Wizards forward Markieff Morris was fined $15,000 by the NBA for unsportsmanlike conduct. Morris was on the bench when he twice pulled at guard Seth Curry‘s shorts during live play at the end of the fourth quarter in the Wizards’ 125-124 overtime victory.
Wizards: At Sacramento on Friday.
Warriors: At Knicks on Friday.
Why Kevin Durant’s free agency is more about those who come after him
Kevin Durant is set to begin his season-long game of chicken, one in which those outside of his camp — including NBA general managers — try to ascertain what the two-time Finals MVP wants come the summer of 2019.
His situation mirrors that of seemingly every megastar about to enter free agency. That is, there are rumors abound of What Kevin Durant Really Wants, none of the verifiable. The same goes for his contemporaries: Jimmy Butler wants to be in Los Angeles or New York, but as the number one option; Kawhi Leonard wants to be in Los Angeles, but also perhaps he wants to stay in Toronto; Kyrie Irving wants to team up with Butler; DeMarcus Cousins a big bag of money from just about everyone (this one is probably the closest to accurate).
The story around Durant is that he could want to break out on his own, grab a long-term deal, and once again the certified top option on his own franchise. A three-time champion after another trophy with the Golden State Warriors this season, Durant would re-shape his narrative as The Number One Guy with a new team.
Whether any of this is actually true is, truly, unknowable.
We have entered into a version of the NBA in which players are trying to both commodify their talents best they can while obtaining increasing agency over their own careers. It has helped that salaries in the NBA have risen such that top players don’t need to barter with franchises to ensure their financial security. Those days are over. If they could, all 30 NBA teams would offer a max contract to Durant on 12:01 AM. He’s going to get paid, no matter what.
To that end, players get to make choices based on exceedingly private factors that aren’t always known — even with continuing rumors floating heavy — as agents and handlers try to retain leverage for future bargaining.
These factors, by the way, reported early in the season have the distinct disadvantage of time working against them. Remember when Paul George was headed for the Los Angeles Lakers and nowhere else last season? It doesn’t matter whether the reports were untrue or if George simply changed his mind. The result is that he remains an Oklahoma City Thunder.
So now for the rumors about Durant.
Potential landing spots for Durant include the Los Angeles Clippers, Lakers, New York Knicks, Brooklyn Nets, and even the Oklahoma City Thunder. Durant will no doubt be looking to sign a five-year max deal which probably puts him out of reach for the Warriors, lest they decide to drastically change the plan for their core moving forward. Klay Thompson needs a new deal, and the contracts of Draymond Green, Andre Iguodala, and Shaun Livingston will need tending to the season following.
I tell you all that to tell you this: there is zero sense debating where Durant will land come July 1, 2019. The “facts” are already well-known. They could also all be complete bullshit.
The teams who have the most open cap space are easy to Google. With a little research, it’s also pretty easy to understand which of those teams can do a little financial footwork to get in a better standing come summer. As of writing, the Atlanta Hawks, Indiana Pacers, Sacramento Kings, Dallas Mavericks, Philadelphia 76ers, and Chicago Bulls all lead the way in potential open cap space, along with the previously aforementioned Nets, Clippers, Lakers, and Knicks.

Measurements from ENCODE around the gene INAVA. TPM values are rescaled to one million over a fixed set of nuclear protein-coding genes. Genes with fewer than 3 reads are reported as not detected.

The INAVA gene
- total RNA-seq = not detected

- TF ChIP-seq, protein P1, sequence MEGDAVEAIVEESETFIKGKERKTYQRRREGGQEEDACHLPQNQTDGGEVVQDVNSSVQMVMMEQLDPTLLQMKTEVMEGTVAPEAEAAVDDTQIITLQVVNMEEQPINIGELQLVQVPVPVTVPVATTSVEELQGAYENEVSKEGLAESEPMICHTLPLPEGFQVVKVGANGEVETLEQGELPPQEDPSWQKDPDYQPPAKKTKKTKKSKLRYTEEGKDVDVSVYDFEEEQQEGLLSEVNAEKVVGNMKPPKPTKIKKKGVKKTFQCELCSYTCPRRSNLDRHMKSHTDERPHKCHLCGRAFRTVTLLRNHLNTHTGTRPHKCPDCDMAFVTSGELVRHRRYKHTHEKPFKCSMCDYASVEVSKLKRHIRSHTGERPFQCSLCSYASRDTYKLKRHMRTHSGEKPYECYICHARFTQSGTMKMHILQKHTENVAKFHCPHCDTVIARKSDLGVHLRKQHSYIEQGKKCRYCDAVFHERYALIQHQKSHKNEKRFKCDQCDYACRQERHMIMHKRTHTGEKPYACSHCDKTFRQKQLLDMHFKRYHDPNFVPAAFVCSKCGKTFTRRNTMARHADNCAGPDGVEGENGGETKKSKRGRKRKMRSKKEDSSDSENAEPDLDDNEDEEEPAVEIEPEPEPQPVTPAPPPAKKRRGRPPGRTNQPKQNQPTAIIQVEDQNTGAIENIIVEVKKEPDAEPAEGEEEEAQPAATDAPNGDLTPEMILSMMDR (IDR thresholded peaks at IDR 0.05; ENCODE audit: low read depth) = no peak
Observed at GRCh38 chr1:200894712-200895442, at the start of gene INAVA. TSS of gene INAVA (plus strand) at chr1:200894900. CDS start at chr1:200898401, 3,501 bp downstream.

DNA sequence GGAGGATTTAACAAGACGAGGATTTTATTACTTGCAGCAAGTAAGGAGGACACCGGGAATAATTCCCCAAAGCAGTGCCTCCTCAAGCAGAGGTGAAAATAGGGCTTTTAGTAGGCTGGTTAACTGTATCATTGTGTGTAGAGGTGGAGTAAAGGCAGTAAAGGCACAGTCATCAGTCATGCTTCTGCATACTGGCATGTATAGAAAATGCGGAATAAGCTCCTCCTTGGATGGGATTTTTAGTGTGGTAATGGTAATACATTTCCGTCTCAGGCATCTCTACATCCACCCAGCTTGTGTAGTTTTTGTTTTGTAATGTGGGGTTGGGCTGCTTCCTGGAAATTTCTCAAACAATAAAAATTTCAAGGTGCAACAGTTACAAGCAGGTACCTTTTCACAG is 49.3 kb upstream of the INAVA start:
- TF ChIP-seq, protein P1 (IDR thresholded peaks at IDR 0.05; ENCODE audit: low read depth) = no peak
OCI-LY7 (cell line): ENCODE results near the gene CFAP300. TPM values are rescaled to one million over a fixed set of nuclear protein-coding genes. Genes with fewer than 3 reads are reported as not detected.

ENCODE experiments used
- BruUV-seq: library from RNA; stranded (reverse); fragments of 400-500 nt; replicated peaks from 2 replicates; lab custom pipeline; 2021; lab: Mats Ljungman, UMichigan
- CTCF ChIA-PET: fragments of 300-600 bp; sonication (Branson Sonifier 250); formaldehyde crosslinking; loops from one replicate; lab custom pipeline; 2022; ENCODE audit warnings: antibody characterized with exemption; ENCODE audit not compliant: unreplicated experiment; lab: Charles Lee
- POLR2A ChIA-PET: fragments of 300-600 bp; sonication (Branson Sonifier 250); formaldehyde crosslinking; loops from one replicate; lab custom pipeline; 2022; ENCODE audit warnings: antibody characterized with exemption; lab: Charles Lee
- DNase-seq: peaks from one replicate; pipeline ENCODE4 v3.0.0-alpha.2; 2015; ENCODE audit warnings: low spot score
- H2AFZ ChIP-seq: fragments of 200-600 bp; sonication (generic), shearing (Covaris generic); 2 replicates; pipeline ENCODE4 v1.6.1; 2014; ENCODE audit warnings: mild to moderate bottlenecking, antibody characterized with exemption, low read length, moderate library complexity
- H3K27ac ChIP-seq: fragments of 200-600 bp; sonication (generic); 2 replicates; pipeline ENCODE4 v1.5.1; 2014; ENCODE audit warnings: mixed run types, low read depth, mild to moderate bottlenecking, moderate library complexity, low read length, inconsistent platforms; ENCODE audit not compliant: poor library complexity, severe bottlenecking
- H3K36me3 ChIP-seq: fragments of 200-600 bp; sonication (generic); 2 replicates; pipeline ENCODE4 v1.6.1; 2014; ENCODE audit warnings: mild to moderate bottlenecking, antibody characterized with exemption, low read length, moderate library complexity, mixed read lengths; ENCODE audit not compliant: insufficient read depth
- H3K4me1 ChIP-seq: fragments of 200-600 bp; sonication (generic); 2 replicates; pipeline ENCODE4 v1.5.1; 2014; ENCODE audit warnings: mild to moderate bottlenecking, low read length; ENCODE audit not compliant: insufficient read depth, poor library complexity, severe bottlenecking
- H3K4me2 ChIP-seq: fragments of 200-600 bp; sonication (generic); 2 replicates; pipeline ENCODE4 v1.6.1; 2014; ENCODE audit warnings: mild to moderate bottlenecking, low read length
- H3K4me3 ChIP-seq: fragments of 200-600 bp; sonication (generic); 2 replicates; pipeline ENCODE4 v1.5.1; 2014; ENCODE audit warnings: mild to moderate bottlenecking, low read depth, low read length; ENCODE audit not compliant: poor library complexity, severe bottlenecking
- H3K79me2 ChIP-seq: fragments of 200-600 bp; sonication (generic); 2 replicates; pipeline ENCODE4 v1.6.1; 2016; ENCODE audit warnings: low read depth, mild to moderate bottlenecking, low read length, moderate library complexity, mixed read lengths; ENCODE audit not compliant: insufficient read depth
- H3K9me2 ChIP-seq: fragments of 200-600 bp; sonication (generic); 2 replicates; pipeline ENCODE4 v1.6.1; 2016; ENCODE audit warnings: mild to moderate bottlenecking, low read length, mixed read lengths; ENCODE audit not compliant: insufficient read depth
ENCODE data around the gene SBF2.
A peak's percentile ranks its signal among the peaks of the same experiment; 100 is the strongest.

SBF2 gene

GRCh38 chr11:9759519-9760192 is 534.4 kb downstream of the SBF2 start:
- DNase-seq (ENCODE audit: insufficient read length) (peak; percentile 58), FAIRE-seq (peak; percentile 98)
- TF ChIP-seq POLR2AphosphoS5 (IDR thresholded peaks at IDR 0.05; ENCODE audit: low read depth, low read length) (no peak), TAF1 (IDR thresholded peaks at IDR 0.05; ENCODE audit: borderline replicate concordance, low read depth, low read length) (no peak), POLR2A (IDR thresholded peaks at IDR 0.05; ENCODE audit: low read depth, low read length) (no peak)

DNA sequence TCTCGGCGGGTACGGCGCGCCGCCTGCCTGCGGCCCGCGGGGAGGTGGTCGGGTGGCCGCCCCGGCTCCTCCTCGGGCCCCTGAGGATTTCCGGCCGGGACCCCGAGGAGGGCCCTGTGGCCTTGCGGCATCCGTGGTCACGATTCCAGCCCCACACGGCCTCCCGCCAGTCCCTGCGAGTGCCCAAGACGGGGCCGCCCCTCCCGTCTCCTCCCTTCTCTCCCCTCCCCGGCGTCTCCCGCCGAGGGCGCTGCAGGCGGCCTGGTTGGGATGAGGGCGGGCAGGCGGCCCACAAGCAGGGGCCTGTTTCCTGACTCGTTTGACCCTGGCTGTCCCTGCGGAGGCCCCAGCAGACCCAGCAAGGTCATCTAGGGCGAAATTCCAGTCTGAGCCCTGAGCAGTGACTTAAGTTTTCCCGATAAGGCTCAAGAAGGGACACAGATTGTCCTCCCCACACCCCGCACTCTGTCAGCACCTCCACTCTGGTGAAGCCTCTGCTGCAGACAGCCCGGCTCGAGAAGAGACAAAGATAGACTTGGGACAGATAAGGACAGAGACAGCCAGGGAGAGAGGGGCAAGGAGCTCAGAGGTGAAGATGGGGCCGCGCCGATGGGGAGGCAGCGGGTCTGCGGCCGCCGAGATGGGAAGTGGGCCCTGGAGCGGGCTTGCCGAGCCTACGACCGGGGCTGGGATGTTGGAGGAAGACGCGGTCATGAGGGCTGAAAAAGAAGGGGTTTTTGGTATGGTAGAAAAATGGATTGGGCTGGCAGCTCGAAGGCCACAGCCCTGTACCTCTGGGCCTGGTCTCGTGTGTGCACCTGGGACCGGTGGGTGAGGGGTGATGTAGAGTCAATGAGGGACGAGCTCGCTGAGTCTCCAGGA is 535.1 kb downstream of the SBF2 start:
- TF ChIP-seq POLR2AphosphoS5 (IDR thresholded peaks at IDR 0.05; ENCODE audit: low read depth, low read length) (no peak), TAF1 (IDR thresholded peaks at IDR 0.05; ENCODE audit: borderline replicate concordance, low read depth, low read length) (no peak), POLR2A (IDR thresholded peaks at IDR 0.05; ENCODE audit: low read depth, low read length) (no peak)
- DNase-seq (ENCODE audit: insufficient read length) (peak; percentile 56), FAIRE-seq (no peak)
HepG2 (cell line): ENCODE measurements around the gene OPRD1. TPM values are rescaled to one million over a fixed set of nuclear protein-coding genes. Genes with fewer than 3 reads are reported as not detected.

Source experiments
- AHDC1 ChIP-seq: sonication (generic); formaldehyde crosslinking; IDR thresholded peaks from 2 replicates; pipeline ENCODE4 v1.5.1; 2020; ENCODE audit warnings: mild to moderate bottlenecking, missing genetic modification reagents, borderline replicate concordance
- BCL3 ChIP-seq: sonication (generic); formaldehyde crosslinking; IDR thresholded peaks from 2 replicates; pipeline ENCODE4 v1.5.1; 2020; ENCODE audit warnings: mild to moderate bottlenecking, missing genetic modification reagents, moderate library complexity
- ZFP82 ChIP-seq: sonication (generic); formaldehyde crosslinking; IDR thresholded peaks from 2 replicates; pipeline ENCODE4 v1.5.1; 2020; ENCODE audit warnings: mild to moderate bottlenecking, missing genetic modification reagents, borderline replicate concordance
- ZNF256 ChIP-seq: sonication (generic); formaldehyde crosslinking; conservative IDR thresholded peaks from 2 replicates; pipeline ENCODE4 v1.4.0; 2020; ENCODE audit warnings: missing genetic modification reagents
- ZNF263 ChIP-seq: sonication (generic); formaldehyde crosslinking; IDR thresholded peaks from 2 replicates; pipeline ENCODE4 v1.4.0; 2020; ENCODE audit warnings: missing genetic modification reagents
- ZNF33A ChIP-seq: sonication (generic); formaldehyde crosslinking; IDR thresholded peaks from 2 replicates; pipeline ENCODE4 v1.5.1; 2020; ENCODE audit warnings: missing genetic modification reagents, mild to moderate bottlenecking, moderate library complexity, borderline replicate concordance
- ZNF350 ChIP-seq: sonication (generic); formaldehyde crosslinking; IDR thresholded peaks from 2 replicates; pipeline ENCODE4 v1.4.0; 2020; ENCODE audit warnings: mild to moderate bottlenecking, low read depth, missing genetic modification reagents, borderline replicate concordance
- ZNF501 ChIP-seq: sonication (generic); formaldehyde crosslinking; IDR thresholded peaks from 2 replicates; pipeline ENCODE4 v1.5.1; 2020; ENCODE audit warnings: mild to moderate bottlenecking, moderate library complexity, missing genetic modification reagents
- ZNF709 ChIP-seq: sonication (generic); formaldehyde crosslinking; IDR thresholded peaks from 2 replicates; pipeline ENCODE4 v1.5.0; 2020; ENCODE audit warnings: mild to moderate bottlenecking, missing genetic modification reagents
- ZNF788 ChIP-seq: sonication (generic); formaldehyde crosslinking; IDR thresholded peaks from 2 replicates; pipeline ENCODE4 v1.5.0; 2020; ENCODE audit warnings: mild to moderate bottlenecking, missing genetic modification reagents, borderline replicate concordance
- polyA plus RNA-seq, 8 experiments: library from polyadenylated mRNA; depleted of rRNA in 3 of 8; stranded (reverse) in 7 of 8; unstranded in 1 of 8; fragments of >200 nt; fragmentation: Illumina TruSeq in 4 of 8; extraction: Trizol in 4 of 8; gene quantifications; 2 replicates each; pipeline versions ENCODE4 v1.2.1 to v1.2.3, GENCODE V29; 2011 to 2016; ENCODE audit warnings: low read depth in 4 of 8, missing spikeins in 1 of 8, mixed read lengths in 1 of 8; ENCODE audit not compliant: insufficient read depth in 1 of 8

Chop out the teams that couldn’t sign Durant to save their lives, and you end up with a short list. Chicago, New York, the Clippers, the Lakers, and Brooklyn seem most suited for his rumored wishlist.
While it would be better content from me to tell you with great certainty which team leads the way in the Kevin Durant Sweepstakes, I cannot. It would be disingenuous. Instead, what’s most interesting when it comes to Durant is the sociological experiment that has become NBA free agency in 2019.
That is to say that money has become so great in this league that after a certain threshold it just doesn’t matter how much it is anymore. It has been posited before that as salaries have risen in the NBA, the ability for players to realistically value dollar numbers of contracts has started to decline. It’s hard to wrap your brain around a contract that’s a quarter of a billion dollars. What’s $50 million here or there when you have the ability to choose with complete impunity?
The summer of 2016 was a boom for a few players, but not for the NBA employment pool at-large. Nevertheless, salaries continue to rise and the cap is projected to go up yet again as we move year-to-year. Along with player agency, the idea that max salaries matter more to players is starting to fade. Leonard certainly didn’t think so when he decided to eject himself from San Antonio, giving up the vaunted Super Max contract in the process. With a max deal guaranteed for Durant should he want it, the same could be assumed heading into his free agency period.
The summer of 2019 could be the start of an era in the NBA in which players decide to sign with new teams based off of minutiae unknowable to the public, away from “basketball reasons” and in Durant’s case, even championships. Yes, the Chicagos, New Yorks, and Los Angeleses will dominate destinations for big-time free agents. But it might no longer matter that a teams in those locations don’t hold any advantages, basketball-wise, over their rivals.
It’s a brave new world in the NBA, and the league’s superstar-centric marketing combined with ever-rising popularity and TV revenue have led us to this logical nexus between player, cash, and choice. No doubt whatever Durant does, it will be most telling about what we’ll see from the signings of max-level players who come after him, in 2019 and beyond.